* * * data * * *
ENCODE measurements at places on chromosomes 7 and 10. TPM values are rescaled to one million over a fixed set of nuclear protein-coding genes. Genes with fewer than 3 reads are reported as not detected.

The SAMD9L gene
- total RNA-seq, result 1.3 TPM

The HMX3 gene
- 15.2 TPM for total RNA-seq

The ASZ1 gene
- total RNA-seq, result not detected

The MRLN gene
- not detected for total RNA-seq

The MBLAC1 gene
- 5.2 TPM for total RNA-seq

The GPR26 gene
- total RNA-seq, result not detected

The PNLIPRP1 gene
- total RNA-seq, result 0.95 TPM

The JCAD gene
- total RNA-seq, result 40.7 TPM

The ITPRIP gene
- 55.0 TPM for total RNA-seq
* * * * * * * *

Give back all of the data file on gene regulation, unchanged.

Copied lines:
ENCODE measurements at places on chromosomes 7 and 10. TPM values are rescaled to one million over a fixed set of nuclear protein-coding genes. Genes with fewer than 3 reads are reported as not detected.

The SAMD9L gene
- total RNA-seq, result 1.3 TPM

The HMX3 gene
- 15.2 TPM for total RNA-seq

The ASZ1 gene
- total RNA-seq, result not detected

The MRLN gene
- not detected for total RNA-seq

The MBLAC1 gene
- 5.2 TPM for total RNA-seq

The GPR26 gene
- total RNA-seq, result not detected

The PNLIPRP1 gene
- total RNA-seq, result 0.95 TPM

The JCAD gene
- total RNA-seq, result 40.7 TPM

The ITPRIP gene
- 55.0 TPM for total RNA-seq